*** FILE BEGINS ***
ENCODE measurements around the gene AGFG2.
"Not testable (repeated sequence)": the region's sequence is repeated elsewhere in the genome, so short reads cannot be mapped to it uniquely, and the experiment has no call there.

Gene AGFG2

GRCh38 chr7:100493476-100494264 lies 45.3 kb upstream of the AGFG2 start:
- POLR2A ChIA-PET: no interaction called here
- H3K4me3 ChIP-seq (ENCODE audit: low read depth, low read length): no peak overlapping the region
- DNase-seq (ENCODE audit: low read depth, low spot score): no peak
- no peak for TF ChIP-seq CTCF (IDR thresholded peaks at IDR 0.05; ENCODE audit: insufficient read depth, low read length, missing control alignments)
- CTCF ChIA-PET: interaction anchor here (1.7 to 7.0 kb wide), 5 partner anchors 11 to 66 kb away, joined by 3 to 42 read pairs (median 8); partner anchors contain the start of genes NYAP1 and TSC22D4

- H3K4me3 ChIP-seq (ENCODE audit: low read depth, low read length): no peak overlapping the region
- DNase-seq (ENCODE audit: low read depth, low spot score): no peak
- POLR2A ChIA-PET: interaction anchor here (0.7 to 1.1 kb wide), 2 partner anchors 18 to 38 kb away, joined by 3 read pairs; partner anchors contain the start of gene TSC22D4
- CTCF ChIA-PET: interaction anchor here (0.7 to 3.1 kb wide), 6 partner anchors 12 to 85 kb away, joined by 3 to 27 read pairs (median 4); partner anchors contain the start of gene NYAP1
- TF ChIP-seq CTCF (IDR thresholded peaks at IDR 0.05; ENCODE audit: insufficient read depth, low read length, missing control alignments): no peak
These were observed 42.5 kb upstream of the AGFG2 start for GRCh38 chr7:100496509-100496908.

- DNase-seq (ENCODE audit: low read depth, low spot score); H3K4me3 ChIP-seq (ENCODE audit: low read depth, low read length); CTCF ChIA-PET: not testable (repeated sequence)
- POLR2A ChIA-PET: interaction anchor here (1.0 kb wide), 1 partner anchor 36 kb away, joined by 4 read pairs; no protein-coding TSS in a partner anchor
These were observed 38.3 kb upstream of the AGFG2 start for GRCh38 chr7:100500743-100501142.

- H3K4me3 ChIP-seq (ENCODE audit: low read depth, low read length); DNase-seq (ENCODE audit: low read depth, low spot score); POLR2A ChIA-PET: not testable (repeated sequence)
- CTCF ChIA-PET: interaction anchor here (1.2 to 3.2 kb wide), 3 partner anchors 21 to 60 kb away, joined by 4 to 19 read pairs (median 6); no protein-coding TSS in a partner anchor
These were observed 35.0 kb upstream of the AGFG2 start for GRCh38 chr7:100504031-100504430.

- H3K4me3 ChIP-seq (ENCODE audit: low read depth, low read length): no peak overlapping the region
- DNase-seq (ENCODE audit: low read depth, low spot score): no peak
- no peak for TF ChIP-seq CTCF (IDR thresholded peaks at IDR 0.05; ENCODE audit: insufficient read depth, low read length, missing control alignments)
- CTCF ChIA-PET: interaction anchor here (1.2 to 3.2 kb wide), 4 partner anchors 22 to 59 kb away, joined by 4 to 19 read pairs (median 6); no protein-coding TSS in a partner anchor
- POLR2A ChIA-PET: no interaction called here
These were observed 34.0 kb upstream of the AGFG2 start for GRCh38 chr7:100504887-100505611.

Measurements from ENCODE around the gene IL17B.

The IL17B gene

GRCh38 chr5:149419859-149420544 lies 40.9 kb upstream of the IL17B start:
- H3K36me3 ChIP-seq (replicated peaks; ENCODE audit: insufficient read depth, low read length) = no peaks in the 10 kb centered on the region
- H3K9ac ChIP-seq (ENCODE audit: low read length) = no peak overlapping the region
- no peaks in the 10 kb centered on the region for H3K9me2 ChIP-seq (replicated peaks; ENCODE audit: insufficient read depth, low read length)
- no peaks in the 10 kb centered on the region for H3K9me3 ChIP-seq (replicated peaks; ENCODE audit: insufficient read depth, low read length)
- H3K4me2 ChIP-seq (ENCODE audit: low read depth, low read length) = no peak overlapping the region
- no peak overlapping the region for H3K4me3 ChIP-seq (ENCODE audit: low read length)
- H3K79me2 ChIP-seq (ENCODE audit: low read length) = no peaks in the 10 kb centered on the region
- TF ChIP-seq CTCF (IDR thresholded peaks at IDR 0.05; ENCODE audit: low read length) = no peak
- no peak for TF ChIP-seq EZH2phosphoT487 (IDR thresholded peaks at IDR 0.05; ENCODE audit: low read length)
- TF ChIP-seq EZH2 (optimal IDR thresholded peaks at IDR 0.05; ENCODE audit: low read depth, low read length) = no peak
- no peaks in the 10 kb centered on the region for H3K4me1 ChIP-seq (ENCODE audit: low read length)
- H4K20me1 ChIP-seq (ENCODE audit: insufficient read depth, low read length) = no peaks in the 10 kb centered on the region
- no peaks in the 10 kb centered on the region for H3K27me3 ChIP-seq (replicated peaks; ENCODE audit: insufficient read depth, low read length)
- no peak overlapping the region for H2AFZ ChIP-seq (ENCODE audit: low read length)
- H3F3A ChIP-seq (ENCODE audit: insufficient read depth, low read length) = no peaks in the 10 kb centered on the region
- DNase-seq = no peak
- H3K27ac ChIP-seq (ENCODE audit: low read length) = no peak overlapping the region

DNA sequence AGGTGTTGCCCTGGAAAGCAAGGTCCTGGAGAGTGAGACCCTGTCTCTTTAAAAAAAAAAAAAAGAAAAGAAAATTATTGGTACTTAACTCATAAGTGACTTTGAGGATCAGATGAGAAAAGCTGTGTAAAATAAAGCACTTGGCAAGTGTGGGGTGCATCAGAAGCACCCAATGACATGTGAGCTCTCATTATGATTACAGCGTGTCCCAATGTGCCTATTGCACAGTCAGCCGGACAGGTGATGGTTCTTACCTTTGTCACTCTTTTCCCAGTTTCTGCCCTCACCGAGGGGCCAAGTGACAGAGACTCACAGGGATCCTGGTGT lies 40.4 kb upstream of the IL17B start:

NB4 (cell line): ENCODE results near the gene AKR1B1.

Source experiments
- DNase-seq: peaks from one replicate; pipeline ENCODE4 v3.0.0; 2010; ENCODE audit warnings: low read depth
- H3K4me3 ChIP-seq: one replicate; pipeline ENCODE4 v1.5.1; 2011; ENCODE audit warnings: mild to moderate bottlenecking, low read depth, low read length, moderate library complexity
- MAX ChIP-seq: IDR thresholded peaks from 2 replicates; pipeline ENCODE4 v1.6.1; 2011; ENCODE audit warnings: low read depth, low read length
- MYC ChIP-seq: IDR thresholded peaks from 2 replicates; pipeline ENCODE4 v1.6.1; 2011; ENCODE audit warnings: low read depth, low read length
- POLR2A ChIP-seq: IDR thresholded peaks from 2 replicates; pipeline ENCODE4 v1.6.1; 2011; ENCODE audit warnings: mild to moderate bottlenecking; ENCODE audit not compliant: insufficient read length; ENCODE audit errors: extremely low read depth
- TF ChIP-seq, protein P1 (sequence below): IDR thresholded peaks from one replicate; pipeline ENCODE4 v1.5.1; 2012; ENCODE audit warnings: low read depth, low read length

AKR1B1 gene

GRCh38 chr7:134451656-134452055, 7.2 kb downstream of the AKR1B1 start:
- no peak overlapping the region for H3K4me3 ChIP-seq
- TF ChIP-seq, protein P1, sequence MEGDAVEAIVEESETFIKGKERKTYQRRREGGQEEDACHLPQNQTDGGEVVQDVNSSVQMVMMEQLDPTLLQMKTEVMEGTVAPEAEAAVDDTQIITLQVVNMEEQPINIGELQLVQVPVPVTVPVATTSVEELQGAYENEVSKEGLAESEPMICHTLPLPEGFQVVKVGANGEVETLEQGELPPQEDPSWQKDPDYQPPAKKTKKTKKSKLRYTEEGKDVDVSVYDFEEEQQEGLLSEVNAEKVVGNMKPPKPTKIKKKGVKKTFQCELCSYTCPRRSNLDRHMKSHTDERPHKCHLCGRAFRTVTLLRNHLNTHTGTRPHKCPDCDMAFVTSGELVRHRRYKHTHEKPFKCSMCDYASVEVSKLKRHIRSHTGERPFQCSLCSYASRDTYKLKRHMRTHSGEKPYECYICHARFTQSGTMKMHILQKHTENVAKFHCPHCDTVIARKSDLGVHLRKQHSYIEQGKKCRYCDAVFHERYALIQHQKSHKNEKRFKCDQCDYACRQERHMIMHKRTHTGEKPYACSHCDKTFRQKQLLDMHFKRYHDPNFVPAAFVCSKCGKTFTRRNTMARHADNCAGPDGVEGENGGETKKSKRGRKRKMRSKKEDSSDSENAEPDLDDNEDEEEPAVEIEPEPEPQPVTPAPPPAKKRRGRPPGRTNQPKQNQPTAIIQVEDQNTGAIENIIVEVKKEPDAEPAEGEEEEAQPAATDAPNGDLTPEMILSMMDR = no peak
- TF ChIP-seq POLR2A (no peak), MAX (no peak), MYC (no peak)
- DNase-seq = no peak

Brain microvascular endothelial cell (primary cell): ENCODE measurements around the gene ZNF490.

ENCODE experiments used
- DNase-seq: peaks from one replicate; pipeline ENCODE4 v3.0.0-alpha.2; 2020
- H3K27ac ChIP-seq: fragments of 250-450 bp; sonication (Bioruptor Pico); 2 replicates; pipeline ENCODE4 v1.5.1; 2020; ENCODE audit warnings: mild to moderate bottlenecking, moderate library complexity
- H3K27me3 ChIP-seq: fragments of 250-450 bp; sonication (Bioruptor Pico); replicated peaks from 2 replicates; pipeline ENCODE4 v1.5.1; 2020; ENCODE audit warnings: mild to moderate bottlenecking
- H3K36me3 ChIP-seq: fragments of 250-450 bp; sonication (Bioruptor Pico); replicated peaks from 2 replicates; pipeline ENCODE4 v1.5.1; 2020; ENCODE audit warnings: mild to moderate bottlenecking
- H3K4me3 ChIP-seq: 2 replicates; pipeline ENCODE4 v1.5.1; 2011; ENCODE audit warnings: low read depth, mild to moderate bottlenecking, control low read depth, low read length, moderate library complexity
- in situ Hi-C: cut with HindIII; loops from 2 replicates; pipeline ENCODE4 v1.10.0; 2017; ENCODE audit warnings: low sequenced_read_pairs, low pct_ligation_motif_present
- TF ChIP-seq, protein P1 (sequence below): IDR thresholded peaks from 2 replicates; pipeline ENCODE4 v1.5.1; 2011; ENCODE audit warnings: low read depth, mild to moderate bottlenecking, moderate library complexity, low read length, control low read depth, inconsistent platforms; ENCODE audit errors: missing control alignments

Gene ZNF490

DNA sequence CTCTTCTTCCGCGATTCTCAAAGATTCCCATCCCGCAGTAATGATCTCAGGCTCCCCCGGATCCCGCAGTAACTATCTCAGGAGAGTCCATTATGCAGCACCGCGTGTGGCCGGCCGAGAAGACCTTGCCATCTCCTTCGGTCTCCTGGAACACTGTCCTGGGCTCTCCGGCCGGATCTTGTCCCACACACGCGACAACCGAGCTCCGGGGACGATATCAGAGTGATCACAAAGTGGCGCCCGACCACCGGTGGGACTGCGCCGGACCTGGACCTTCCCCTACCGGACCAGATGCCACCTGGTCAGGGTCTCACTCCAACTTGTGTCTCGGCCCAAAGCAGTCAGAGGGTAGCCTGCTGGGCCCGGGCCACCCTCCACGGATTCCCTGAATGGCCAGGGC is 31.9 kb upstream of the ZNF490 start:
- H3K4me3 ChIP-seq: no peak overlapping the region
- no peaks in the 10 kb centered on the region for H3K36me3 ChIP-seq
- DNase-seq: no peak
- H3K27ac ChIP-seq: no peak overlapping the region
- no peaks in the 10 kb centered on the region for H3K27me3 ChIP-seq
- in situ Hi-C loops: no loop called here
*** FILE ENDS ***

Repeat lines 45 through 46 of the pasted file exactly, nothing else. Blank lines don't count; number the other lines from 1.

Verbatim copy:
- H3F3A ChIP-seq (ENCODE audit: insufficient read depth, low read length) = no peaks in the 10 kb centered on the region
- DNase-seq = no peak